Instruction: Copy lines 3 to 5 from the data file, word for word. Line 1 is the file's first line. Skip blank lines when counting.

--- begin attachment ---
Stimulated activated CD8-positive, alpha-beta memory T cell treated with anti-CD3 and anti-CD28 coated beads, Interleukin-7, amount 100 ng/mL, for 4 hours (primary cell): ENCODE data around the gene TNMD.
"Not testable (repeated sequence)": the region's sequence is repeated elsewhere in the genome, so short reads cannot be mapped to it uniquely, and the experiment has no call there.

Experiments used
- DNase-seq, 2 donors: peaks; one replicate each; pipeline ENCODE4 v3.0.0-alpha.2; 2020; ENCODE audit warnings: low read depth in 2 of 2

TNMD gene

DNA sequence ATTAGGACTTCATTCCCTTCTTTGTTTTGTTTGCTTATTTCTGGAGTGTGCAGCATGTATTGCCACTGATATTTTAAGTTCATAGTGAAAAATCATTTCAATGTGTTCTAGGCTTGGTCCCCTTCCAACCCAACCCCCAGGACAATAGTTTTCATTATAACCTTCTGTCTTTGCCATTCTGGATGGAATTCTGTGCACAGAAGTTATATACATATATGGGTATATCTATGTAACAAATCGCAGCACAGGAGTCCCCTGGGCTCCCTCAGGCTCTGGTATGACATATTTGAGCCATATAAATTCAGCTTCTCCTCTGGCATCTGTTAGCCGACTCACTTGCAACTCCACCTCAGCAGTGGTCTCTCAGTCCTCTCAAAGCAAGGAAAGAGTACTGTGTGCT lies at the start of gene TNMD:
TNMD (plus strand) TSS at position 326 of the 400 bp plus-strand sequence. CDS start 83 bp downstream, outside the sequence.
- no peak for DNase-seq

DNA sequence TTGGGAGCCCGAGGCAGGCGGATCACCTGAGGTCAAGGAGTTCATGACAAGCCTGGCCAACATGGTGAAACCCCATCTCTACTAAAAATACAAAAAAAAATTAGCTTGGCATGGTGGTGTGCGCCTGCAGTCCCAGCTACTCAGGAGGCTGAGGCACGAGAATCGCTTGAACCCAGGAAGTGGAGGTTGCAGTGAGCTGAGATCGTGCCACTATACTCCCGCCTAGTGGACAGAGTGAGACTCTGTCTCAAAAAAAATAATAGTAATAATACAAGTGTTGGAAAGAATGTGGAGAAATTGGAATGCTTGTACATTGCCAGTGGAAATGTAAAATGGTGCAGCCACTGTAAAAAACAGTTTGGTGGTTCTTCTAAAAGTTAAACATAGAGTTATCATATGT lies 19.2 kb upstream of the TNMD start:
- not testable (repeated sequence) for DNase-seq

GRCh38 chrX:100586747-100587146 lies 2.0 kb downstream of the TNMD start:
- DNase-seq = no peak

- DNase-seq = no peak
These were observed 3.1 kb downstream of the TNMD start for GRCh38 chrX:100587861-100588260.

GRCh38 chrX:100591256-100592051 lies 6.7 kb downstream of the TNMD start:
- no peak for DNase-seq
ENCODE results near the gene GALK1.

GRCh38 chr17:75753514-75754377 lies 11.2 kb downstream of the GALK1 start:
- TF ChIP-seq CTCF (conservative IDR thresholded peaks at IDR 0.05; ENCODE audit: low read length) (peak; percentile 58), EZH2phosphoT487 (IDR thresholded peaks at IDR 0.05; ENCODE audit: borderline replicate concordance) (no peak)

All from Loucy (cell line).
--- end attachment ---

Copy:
Experiments used
- DNase-seq, 2 donors: peaks; one replicate each; pipeline ENCODE4 v3.0.0-alpha.2; 2020; ENCODE audit warnings: low read depth in 2 of 2

TNMD gene